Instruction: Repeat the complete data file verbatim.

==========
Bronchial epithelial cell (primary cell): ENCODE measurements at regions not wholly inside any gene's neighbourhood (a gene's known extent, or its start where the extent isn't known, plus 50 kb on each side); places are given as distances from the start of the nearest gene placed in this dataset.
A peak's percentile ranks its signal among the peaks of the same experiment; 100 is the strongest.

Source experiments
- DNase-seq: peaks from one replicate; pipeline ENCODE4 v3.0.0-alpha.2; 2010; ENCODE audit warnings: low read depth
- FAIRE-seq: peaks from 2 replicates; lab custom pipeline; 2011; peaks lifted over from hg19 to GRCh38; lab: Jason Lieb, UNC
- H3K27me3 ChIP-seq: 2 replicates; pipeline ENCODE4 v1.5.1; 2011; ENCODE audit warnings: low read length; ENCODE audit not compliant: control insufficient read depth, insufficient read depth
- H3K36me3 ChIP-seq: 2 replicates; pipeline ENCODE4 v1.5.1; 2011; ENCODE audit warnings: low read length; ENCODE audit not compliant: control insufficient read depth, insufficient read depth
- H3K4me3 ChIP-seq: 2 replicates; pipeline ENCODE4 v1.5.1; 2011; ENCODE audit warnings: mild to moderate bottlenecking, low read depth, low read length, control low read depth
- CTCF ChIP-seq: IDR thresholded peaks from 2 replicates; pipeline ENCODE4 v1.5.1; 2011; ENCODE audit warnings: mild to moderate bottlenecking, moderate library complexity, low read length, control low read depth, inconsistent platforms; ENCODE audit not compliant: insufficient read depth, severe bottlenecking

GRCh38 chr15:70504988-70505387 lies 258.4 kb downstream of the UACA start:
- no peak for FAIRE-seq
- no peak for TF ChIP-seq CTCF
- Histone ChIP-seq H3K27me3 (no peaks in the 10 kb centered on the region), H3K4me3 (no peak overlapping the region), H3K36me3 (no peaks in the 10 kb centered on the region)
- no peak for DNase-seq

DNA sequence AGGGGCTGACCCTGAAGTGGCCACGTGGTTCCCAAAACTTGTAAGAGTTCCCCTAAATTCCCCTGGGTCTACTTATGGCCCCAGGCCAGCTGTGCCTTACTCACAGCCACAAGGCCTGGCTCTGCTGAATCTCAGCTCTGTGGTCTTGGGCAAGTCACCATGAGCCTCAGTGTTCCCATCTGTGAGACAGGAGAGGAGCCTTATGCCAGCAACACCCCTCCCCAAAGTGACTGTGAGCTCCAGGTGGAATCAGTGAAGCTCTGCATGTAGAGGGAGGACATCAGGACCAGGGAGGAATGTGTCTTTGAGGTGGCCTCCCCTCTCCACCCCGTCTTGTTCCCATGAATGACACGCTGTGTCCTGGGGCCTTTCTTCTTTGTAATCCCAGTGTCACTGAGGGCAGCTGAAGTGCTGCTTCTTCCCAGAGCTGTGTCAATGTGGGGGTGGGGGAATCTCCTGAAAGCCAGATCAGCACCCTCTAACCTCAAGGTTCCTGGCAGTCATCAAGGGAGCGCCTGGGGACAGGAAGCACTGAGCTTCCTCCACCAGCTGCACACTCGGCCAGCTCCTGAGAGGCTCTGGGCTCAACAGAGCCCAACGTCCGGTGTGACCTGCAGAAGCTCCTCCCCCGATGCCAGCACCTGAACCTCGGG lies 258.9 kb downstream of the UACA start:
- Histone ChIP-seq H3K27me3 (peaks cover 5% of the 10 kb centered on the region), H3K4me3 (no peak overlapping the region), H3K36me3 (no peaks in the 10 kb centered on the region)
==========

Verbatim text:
Bronchial epithelial cell (primary cell): ENCODE measurements at regions not wholly inside any gene's neighbourhood (a gene's known extent, or its start where the extent isn't known, plus 50 kb on each side); places are given as distances from the start of the nearest gene placed in this dataset.
A peak's percentile ranks its signal among the peaks of the same experiment; 100 is the strongest.

Source experiments
- DNase-seq: peaks from one replicate; pipeline ENCODE4 v3.0.0-alpha.2; 2010; ENCODE audit warnings: low read depth
- FAIRE-seq: peaks from 2 replicates; lab custom pipeline; 2011; peaks lifted over from hg19 to GRCh38; lab: Jason Lieb, UNC
- H3K27me3 ChIP-seq: 2 replicates; pipeline ENCODE4 v1.5.1; 2011; ENCODE audit warnings: low read length; ENCODE audit not compliant: control insufficient read depth, insufficient read depth
- H3K36me3 ChIP-seq: 2 replicates; pipeline ENCODE4 v1.5.1; 2011; ENCODE audit warnings: low read length; ENCODE audit not compliant: control insufficient read depth, insufficient read depth
- H3K4me3 ChIP-seq: 2 replicates; pipeline ENCODE4 v1.5.1; 2011; ENCODE audit warnings: mild to moderate bottlenecking, low read depth, low read length, control low read depth
- CTCF ChIP-seq: IDR thresholded peaks from 2 replicates; pipeline ENCODE4 v1.5.1; 2011; ENCODE audit warnings: mild to moderate bottlenecking, moderate library complexity, low read length, control low read depth, inconsistent platforms; ENCODE audit not compliant: insufficient read depth, severe bottlenecking

GRCh38 chr15:70504988-70505387 lies 258.4 kb downstream of the UACA start:
- no peak for FAIRE-seq
- no peak for TF ChIP-seq CTCF
- Histone ChIP-seq H3K27me3 (no peaks in the 10 kb centered on the region), H3K4me3 (no peak overlapping the region), H3K36me3 (no peaks in the 10 kb centered on the region)
- no peak for DNase-seq

DNA sequence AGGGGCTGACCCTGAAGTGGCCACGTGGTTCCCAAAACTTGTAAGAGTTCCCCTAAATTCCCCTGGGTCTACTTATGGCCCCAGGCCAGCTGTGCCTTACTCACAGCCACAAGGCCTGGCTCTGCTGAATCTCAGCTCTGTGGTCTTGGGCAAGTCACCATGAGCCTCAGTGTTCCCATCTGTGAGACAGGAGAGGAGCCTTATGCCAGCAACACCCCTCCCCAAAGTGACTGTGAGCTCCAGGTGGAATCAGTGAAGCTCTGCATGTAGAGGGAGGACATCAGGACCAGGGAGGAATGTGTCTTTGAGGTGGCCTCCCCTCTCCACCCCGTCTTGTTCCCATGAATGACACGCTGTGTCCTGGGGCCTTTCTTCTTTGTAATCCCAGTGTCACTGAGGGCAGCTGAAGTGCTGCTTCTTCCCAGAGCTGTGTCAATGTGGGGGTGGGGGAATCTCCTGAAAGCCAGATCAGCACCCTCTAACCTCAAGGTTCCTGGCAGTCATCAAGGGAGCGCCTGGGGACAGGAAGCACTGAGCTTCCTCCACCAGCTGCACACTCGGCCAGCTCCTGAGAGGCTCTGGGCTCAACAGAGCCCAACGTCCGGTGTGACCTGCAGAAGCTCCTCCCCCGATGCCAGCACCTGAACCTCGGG lies 258.9 kb downstream of the UACA start:
- Histone ChIP-seq H3K27me3 (peaks cover 5% of the 10 kb centered on the region), H3K4me3 (no peak overlapping the region), H3K36me3 (no peaks in the 10 kb centered on the region)